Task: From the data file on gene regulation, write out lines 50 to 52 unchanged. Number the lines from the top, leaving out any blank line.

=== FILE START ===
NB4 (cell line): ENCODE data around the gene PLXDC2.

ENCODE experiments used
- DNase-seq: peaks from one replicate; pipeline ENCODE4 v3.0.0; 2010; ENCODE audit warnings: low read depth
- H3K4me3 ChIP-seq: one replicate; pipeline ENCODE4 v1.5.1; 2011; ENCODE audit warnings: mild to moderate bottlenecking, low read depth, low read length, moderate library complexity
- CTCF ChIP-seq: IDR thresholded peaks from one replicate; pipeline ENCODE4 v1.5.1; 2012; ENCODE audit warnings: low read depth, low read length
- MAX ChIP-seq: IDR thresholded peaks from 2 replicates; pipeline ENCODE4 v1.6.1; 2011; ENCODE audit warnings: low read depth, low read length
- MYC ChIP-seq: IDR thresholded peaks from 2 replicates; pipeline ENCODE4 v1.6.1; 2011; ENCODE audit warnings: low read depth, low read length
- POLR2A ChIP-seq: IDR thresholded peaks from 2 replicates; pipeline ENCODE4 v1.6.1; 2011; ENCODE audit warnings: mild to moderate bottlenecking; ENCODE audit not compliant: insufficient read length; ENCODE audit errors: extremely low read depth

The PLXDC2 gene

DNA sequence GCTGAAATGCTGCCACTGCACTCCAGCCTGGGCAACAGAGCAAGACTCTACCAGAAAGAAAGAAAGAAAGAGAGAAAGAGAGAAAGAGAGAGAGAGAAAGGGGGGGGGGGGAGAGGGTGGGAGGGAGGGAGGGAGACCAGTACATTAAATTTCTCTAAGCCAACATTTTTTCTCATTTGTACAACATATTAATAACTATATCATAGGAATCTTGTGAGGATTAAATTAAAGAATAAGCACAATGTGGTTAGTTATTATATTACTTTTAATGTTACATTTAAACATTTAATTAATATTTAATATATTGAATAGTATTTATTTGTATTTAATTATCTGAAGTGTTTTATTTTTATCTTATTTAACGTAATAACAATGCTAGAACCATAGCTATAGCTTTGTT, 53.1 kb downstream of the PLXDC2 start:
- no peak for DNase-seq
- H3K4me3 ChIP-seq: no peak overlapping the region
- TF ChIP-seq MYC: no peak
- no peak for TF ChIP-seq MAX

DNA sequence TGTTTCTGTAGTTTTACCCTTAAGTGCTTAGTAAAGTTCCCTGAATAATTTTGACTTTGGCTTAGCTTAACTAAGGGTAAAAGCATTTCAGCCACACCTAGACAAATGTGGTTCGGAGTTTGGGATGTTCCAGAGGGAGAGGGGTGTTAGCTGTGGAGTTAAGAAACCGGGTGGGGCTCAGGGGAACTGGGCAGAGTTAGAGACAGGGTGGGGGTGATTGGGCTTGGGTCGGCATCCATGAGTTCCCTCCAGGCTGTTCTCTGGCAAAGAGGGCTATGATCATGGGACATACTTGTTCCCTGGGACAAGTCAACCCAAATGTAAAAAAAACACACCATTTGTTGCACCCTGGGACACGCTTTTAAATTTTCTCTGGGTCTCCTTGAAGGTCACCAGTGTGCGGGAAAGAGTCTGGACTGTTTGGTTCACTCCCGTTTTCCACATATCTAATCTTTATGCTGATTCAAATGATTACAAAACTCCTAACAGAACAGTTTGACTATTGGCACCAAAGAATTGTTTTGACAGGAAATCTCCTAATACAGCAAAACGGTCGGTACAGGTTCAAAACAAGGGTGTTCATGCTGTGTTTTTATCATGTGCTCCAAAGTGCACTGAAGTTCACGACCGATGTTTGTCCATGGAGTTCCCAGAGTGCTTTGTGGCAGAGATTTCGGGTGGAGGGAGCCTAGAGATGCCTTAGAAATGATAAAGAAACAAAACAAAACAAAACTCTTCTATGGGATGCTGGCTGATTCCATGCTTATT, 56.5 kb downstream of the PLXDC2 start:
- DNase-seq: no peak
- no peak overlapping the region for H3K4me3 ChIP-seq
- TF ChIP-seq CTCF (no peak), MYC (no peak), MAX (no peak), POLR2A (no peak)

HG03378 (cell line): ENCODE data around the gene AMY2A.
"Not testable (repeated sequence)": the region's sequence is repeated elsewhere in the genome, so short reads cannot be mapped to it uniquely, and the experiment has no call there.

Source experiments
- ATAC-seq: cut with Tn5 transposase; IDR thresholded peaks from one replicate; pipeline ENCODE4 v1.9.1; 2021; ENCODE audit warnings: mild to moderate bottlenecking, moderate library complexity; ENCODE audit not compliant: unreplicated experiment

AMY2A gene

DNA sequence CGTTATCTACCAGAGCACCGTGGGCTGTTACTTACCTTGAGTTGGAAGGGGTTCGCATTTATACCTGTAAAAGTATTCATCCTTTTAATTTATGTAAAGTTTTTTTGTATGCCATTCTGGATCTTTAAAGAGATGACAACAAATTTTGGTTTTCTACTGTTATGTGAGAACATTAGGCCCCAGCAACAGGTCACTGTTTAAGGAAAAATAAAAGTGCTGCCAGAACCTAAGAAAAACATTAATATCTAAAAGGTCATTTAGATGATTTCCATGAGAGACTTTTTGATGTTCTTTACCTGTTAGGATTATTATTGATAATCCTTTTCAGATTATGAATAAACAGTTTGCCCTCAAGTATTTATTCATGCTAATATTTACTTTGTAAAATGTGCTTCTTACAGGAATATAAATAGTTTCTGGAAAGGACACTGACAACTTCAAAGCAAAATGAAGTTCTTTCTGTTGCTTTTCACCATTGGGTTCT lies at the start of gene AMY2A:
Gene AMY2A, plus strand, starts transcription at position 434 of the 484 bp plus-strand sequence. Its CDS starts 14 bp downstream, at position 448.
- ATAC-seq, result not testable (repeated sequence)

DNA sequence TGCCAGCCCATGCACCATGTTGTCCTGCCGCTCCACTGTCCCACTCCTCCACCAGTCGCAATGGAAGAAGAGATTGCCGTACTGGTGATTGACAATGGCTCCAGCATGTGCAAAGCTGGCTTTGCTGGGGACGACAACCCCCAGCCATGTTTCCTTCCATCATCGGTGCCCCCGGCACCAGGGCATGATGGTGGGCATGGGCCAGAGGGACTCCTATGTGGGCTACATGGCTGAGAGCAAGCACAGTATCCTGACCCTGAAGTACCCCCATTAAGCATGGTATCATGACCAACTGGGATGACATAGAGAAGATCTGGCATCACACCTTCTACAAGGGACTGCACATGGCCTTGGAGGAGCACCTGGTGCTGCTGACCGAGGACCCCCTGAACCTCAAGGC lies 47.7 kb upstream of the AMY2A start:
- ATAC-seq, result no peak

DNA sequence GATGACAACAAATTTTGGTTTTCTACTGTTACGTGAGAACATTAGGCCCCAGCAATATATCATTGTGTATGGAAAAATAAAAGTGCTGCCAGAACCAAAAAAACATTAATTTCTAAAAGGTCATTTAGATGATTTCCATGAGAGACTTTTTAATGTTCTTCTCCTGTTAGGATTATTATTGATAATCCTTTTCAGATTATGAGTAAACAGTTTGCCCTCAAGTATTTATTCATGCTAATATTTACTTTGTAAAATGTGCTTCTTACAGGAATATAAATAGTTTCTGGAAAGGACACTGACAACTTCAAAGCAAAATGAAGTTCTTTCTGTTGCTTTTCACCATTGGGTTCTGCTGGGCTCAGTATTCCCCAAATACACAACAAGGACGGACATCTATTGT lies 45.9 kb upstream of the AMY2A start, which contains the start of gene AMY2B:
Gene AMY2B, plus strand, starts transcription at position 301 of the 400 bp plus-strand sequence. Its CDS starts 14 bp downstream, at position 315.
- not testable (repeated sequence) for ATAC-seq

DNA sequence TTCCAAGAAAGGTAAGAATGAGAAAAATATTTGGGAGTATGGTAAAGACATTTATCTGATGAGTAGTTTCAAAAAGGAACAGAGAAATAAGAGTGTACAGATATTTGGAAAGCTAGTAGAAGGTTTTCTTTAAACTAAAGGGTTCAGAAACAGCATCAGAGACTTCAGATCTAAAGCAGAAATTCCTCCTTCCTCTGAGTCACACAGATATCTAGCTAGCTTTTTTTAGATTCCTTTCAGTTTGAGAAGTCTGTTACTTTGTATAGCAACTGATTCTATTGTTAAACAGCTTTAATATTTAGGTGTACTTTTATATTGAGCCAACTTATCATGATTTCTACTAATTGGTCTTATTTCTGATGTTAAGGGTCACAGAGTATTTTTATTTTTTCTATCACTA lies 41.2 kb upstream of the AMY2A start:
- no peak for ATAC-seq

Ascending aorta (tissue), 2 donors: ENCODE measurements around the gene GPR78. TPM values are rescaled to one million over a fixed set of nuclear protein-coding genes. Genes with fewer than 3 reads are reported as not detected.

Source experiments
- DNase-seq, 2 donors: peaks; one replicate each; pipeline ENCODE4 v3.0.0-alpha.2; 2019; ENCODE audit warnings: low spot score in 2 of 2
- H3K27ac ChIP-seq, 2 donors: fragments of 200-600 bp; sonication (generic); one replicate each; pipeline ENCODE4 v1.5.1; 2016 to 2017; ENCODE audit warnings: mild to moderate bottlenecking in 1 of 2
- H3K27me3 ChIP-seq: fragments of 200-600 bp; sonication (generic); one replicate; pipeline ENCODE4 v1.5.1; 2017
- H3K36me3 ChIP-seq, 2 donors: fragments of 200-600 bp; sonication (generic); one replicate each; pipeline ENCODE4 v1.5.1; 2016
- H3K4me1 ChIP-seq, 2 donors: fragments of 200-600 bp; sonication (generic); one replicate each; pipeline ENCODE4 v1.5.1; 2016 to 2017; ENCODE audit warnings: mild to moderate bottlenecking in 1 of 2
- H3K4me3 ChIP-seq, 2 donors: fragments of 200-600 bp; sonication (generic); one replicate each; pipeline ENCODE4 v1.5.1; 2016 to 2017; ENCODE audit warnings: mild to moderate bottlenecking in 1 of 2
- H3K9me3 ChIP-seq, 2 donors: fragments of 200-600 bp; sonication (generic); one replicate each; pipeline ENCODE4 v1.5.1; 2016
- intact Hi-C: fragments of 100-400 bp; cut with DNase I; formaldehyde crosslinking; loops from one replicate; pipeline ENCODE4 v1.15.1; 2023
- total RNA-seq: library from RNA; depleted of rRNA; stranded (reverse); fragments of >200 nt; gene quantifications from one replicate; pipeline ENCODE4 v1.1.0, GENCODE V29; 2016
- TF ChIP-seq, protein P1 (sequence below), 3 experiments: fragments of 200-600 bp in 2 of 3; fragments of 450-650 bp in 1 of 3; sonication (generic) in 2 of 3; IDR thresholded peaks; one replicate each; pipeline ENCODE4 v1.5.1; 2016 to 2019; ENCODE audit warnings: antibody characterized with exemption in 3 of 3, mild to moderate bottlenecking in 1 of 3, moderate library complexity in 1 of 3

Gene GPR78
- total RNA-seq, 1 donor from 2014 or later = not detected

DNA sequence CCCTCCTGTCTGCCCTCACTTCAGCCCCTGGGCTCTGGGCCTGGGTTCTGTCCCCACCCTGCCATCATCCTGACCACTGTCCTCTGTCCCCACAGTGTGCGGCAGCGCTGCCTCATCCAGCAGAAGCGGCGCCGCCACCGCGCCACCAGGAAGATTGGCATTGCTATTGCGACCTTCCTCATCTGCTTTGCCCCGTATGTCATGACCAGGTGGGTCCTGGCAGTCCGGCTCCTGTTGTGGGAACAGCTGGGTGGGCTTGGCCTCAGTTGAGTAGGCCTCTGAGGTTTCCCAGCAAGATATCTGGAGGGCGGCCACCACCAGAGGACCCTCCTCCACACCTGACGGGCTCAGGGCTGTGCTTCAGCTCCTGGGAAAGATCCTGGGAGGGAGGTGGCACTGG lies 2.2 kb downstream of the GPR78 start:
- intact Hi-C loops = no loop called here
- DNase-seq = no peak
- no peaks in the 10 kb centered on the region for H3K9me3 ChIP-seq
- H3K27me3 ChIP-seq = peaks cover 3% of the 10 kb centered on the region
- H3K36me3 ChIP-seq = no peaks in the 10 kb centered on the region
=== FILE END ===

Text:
- DNase-seq = no peak
- no peaks in the 10 kb centered on the region for H3K9me3 ChIP-seq
- H3K27me3 ChIP-seq = peaks cover 3% of the 10 kb centered on the region